Even if your company is doing quite well, if some bad news hits right before you retire, the share price could tank by 50% or more, significantly cutting into your balance.

ESOPs carry the additional risk that a company’s performance is often tied to your job security.

If your company starts doing poorly and its share price starts to drop, you might find yourself in a scenario where you could be laid off while the value of your savings is also down.

Having more diversified investments reduces the risk that your savings’ value will be dropping at the time you need it most.

In addition to other retirement accounts

Instead, you should consider your ESOP to be a supplement to your traditional retirement plans.

If your employer offers a 401(k), consider investing money through that account.

You’ll get tax benefits for doing so and have the option of investing in companies other than your own. You’ll also be able to purchase more stable investments, like bonds.

Many employers that offer an ESOP also offer a 401(k) with matching contributions. You should, at a minimum, contribute enough money to get the full match.

If your employer does not offer a 401(k), you can still contribute money to an Individual Retirement Account (IRA).

IRAs aren’t tied to a specific employer, and you have the freedom to invest in nearly anything, whereas 401(k)s limit you to a few specific choices. That makes it easy to diversify your investments.

What Happens if You Leave the Company?

What happens if you leave your company while participating will vary with the plan.

Vesting period

The majority of ESOP plans have some form of vesting period.

During this period, you’ll receive shares in the plan, but the shares won’t actually be yours.

If you leave the company during the vesting period, you won’t receive the shares or any cash value of them. Instead, the company will take the shares back from you.

This means that ESOPs can be an effective employee retention tool for employers.

Once you’ve vested, the shares that you own in an ESOP are fully yours and you're entitled to them at the time that you leave your company.

Upon leaving

Typically, companies choose one of two options to handle ESOP participants leaving the company.

One is to simply purchase all of the shares and to give the person cash when they go.

So, if you owned 100 shares of the company that you worked for before retiring, and each share was worth $37, you’d receive a check for $3,700 when you retire.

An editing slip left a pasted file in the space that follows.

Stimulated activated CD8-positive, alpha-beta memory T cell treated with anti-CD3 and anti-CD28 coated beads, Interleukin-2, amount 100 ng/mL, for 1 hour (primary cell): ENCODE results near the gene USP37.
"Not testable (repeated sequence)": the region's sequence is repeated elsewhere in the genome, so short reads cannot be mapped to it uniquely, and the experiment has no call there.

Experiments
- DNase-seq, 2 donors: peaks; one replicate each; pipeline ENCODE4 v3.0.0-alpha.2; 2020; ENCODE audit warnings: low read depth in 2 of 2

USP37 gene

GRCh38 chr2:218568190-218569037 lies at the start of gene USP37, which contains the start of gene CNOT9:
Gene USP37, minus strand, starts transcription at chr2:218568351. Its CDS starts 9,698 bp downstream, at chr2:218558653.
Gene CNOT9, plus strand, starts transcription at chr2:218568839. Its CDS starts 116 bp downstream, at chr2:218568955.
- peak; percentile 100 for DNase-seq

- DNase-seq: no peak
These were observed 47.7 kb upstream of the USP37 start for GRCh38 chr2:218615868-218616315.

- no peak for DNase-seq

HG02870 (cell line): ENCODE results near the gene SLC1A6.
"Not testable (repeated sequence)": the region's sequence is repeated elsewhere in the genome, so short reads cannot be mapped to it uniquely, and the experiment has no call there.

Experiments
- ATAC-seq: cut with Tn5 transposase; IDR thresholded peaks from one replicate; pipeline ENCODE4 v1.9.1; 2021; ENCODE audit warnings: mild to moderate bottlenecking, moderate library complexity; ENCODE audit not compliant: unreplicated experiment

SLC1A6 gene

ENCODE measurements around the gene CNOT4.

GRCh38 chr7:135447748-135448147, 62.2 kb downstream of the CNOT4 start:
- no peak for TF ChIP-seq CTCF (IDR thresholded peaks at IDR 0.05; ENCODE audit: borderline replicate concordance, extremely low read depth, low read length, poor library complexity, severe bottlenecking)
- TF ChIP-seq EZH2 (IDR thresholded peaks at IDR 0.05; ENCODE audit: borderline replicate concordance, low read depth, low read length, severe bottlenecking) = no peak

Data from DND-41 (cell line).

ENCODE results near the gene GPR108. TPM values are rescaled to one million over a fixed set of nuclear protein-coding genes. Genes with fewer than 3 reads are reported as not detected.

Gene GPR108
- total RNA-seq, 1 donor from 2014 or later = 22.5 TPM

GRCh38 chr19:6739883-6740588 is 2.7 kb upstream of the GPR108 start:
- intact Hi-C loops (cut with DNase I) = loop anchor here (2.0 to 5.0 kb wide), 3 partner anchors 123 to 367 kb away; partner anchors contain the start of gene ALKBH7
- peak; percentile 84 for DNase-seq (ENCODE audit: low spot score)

The shares would then be available for the company to sell or redistribute to other employees.

Others will take the value of the shares that you own when you leave the company and agree to make payments to you over time.


This functions similarly to an annuity in that you’ll receive equal payments for a specific number of months until the company has paid you what you’re owed.

This plan can be good for people who want some additional income during the beginning of their retirement.

Not the Same as Employee Stock Purchase Programs (ESPPs)

ESOPs and different from Employee Stock Purchase Programs (ESPPs), which are another way to give employees a way to become owners of the company that they work for.

ESPPs, rather than being a type of tax-deferred account that employers can use to freely give shares to employees, instead, work like a discount program.

How it works

You can sign up for an ESPP before an “offering period.”

During the offering period, money will be deducted from your paycheck and set aside.

At the end of the offering period, the money that was set aside will be used to purchase shares in the company.

Typically, the purchase will be made at a discount, which can be as much as 15% below the market price.

Often, the purchase will be made using the lower of the cost of the shares at the start date of the offering period, or the end date, then adding the discount.

ESPPs can place some rules on when you’re allowed to sell the shares.

Sometimes, you’ll need for a period of time, such as a year, before selling. Others let you sell right away.

ESPPs, especially ones that offer good discounts and let you sell immediately, are valuable benefits for employees.

Simply by taking advantage of the discount and immediately selling you can effectively give yourself a raise.


ESOPs are a way for employers to give their employees an ownership stake in the company.

For employees, they’re a good program to be part of that can be a part of their tax-advantaged savings plan.